Is a Member of Alcoholics Anonymous?
© The A.A.
Grapevine, Inc., August 1946
first edition of the book "Alcoholics Anonymous"
makes this brief statement about membership: "The
only requirement for membership is an honest desire to
stop drinking. We are not allied with any particular faith,
sect, or denomination nor do we oppose anyone. We simply
wish to be helpful to those who are afflicted." This
expressed our feelings as of 1939, the year our book was
that day all kinds of experiments with membership have
been tried. The number of membership rules which have
been made (and mostly broken!) are legion. Two or three
years ago the General Office asked the groups to list
their membership rules and send them in. After they arrived
we set them all down. They took a great many sheets of
paper. A little reflection upon these many rules brought
us to an astonishing conclusion. If all of these edicts
had been in force everywhere at once it would have been
practically impossible for any alcoholic to have ever
joined Alcoholics Anonymous. About nine-tenths of our
oldest and best members could never have got by!
some cases we would have been too discouraged by the demands
made upon us. Most of the early members of A.A. would
have been thrown out because they slipped too much, because
their morals were too bad, because they had mental as
well as alcoholic difficulties. Or, believe it or not.
because they did not come from the so-called better classes
of society. We oldsters could have been excluded for our
failure to read the book "Alcoholics Anonymous"
or the refusal of our sponsor to vouch for us as a candidate.
And so on ad infinitum. The way our "worthy"
alcoholics have sometimes tried to judge the "less
worthy" is, as we look back on it, rather comical.
Imagine, if you can, one alcoholic judging another!
one time or another most A.A. groups go on rule-making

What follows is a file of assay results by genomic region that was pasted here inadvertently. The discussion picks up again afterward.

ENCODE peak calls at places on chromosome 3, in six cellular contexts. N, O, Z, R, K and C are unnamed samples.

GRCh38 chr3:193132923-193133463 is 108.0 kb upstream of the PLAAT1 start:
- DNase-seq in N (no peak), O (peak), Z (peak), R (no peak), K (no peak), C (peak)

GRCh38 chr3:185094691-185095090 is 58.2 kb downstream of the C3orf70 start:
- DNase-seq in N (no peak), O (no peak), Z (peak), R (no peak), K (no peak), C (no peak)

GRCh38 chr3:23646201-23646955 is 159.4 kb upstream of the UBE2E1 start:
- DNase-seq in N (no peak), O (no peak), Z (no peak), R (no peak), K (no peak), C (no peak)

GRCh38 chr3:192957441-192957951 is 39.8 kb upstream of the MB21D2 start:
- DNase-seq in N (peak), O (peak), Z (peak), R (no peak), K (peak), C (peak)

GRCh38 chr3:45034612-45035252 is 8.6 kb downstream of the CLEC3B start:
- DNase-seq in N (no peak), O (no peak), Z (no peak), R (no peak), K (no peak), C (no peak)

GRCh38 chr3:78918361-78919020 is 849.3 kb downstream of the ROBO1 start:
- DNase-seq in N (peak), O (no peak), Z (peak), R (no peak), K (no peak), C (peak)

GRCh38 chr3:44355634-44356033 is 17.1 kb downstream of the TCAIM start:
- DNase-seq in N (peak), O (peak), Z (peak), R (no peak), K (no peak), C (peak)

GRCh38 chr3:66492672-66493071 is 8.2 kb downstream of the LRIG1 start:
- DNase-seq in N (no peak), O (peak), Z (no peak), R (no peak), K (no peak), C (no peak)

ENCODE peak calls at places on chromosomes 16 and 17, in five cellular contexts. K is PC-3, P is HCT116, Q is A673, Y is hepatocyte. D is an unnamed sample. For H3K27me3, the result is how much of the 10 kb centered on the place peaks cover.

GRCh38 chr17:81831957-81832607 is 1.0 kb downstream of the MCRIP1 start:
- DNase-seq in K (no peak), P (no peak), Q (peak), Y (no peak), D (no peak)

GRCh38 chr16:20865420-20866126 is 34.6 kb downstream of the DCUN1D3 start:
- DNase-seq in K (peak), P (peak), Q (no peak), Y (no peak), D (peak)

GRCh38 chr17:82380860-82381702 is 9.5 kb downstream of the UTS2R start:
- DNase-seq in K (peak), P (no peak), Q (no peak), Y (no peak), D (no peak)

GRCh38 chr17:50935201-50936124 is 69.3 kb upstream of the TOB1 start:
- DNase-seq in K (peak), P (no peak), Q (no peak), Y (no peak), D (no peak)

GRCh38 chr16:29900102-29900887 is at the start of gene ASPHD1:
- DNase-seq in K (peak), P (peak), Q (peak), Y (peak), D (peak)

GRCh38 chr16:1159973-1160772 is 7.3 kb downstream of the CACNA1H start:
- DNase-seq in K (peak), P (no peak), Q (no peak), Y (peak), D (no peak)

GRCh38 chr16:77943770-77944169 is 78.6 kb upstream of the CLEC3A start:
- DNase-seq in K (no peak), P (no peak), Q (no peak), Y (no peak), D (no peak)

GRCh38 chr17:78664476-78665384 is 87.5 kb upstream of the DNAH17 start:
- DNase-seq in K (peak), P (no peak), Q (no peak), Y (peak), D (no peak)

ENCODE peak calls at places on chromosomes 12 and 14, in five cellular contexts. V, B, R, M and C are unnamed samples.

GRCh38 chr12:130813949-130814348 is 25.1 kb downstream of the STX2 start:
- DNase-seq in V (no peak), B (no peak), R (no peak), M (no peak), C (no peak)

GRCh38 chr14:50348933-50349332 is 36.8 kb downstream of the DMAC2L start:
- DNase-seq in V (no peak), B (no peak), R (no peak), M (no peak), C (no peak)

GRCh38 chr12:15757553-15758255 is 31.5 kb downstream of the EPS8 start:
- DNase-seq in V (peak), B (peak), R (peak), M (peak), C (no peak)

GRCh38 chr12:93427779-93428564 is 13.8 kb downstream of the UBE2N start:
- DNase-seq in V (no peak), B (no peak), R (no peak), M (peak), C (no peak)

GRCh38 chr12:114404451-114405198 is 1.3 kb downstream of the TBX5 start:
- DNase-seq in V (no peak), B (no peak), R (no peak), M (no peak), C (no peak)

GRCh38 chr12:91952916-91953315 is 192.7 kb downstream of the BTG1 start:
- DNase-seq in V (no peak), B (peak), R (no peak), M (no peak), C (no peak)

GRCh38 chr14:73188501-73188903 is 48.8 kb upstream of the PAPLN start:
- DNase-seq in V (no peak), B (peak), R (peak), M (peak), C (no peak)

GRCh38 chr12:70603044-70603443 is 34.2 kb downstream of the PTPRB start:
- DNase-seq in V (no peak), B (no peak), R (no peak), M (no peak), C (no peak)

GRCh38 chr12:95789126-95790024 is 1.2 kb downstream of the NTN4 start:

benders. Naturally enough, too, as a group commences to
grow rapidly it is confronted with many alarming problems.
Panhandlers begin to panhandle. Members get drunk and
sometimes get others drunk with them. Those with mental
difficulties throw depressions or break out into paranoid
denunciations of fellow members. Gossips gossip and righteously
denounce the local Wolves and Red Riding Hoods. Newcomers
argue that they aren't alcoholics at all, but keep coming
around anyway. "Slippees" trade on the fair
name of A.A. in order to get themselves jobs. Others refuse
to accept all the Twelve Steps of the recovery program.
Some go still further, saying that the "God business"
is bunk and quite unnecessary. Under these conditions
our conservative program. abiding members get scared.
These appalling conditions must be controlled, they think,
else A.A. will surely go to rack and ruin. They view with
alarm for the good of the movement!
this point the group enters the rule and regulation phase.
Charters, bylaws and membership rules are excitedly passed
and authority is granted committees to filter out undesirables
and discipline the evildoers. Then the Group Elders, now
clothed with authority, commence to get busy. Recalcitrants
are cast into the outer darkness; respectable busy. bodies
throw stones at the sinners. As for the so-called sinners,
they either insist on staying around, or else they form
a new group of their own. Or maybe they join a more congenial
and less intolerant crowd in their neighborhood. The elders
soon discover that the rules and regulations aren't working